So I went into OSX (Snow Leopard) and used the Bootcamp Utility to delete the Windows partition and re-create a new one and go through the clean install process. I was not sure I could use the upgrade DVD on a clean install, but went for it anyway.

I used the “Custom Option” process and formatted the partition and installed. After most of the install process, a couple of reboots, I finally got to the “Type your Windows product key” screen and it kept telling me the product key was invalid.  I tried it a dozen times, even changing a B to an 8 to see if that was the issue.  No luck.

Had to call Microsoft.  First Rep could not give me a case# so I had to call back and get another Rep. who validated that my Key is good, gave me a case number and transfered me to an install technician in India with a strong accent.  Could barely understand her.  Gave her my case number and we went through the same thing as the first rep (what is the case number for if not to tell the technician what the issue is and what has been done by the first rep?).  She activated the key on her end(?), told me to delete the key and move on with the installation without adding a key.  The install process continued & completed.  Inserted my OSX Snow Leopard CD and installed Bootcamp Drivers.  Rebooted, activated and all is well.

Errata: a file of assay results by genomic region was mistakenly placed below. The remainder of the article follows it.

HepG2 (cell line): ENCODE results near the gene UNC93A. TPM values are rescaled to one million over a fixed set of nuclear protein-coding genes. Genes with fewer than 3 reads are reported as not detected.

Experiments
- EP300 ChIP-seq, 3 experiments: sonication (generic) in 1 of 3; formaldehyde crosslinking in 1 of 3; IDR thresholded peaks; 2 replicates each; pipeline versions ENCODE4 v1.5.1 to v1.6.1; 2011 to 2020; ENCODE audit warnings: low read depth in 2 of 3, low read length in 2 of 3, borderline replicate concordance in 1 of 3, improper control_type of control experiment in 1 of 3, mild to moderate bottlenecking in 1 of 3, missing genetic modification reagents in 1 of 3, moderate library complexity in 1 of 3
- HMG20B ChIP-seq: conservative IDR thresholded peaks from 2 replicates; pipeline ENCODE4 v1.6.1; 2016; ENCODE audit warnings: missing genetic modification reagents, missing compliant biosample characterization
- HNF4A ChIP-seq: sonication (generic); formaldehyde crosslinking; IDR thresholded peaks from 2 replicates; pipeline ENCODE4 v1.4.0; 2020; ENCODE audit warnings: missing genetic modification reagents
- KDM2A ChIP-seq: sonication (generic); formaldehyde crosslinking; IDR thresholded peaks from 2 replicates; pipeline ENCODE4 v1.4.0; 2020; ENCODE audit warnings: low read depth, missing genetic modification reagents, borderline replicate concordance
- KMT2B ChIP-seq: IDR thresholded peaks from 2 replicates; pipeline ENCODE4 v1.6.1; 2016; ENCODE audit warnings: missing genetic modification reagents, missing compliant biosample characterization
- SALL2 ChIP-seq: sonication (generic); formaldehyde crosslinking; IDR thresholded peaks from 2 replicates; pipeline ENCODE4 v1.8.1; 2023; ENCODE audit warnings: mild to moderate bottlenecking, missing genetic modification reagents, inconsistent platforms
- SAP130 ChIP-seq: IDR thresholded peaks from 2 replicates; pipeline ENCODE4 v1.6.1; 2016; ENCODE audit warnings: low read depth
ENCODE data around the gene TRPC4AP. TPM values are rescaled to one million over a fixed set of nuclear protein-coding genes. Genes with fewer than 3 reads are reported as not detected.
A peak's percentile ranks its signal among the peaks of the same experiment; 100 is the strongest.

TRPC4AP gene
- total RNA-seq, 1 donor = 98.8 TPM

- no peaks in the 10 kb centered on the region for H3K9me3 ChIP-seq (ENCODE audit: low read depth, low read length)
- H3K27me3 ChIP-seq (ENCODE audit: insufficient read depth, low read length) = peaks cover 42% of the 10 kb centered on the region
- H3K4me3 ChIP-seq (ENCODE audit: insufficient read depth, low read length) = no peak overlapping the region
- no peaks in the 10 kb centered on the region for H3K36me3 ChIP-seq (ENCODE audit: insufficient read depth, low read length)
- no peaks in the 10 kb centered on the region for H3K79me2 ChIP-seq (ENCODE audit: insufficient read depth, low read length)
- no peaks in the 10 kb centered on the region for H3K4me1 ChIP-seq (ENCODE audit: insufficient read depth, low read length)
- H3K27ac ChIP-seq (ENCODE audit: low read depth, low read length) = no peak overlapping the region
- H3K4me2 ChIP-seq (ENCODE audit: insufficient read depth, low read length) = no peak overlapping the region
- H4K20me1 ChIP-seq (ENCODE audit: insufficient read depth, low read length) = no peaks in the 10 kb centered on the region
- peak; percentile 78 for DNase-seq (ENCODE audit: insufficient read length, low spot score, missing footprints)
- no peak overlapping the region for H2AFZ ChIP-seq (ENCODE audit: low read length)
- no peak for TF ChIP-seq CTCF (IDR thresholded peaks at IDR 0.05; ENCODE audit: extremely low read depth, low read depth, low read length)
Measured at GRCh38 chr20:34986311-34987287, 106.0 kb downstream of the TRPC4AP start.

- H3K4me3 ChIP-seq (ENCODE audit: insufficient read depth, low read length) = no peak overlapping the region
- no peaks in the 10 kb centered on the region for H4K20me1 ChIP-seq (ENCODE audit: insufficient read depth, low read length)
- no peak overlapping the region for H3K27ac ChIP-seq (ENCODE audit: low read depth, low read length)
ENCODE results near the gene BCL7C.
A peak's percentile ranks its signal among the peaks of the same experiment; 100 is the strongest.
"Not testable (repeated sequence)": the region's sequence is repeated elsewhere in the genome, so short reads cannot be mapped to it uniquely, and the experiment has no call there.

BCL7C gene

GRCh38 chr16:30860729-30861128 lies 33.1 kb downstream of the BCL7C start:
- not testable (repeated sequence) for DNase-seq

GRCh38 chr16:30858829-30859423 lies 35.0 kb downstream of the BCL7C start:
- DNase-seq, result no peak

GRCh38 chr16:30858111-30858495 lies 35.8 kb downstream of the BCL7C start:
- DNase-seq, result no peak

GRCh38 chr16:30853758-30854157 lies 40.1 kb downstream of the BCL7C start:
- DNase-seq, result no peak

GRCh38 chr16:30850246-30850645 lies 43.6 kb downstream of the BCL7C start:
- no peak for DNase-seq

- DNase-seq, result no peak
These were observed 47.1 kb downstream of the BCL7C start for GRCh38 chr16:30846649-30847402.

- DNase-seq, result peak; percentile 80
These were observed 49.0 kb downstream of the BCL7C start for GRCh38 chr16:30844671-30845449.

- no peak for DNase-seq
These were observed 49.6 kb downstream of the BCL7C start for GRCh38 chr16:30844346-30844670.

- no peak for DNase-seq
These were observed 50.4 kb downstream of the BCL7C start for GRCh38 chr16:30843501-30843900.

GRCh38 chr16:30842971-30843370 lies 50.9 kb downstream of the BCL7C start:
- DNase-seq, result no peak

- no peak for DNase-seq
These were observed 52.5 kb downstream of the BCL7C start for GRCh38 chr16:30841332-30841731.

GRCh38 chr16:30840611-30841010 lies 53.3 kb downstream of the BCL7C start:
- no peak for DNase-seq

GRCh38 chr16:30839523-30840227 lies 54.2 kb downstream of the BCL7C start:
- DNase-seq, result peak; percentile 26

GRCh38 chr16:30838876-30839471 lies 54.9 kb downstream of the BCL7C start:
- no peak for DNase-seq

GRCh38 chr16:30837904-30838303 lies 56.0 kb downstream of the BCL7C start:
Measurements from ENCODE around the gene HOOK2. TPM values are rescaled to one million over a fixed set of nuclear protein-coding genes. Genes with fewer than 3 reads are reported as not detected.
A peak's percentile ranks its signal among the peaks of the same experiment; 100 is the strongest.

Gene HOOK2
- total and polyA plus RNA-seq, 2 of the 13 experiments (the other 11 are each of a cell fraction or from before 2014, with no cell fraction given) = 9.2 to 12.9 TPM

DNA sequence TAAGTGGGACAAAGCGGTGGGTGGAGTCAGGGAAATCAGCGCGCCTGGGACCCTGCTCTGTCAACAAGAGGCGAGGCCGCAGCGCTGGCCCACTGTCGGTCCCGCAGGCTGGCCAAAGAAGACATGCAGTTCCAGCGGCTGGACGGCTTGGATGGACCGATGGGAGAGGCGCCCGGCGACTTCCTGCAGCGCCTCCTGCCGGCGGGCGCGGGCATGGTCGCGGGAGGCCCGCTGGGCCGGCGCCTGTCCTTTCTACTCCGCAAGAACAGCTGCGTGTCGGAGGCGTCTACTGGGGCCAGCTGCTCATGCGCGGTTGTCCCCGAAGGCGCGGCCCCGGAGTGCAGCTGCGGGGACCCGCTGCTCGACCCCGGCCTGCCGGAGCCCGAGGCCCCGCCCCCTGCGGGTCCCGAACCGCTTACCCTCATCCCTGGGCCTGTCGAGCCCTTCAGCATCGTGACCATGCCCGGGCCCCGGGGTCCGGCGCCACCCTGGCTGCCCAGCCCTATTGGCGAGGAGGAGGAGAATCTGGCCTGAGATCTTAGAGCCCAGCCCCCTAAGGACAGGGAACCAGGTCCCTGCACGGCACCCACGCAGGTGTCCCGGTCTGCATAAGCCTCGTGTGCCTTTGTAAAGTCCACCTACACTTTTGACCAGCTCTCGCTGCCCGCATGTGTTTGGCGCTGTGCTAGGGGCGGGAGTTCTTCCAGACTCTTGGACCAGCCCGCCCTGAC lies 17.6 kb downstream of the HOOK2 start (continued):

So in my case, you could install an upgrade version of Windows 7 on a clean partition without installing Vista first.



Why I am Leaving Symantec for Good

My story with Symantec’s Norton began a few months ago when I upgraded a number of my computers to Windows 7.  Symantec released a beta version for Windows 7, but they would only give you a trial version that lasted 1 – 2 weeks.  Did not understand a trial version of a beta that would only last a short time.  So I went elsewhere and ended up using the new Microsoft free security product on Windows 7.
This left me with only 1 computer needing Norton 360 which is a VM of Windows XP on my Macbook Pro.  I have recently updated from a Macbook to a Macbook Pro, but just copied the XP virtual machine over.
So here I am with a product that I can use on 3 computers but am using on only one, and which I have 60 days of subscription left.
So last night I boot up the XP VM and Norton tells me it needs to update, so I update, then it wants to reboot, so I reboot, and guess what?  The Norton is de-activated and shuts off my internet security.  I try to re-activate and it tells me I can not, that I have exceeded my usage of the Product Key.
So now I must deal with Norton support to get my internet security back working.  I did this via online chat and even when I told the rep what the issue was, he wanted to remote in to my computer to fix.  Why they need to remote into my computer when the Product Key is not working is beyond my understanding.
From what I can tell, they ultimately just reset the Key to work.  But to just let me get screwed a little, they only activated it for another 50 days.
When the 50 days are up, goodbye for good Norton, hello Microsoft.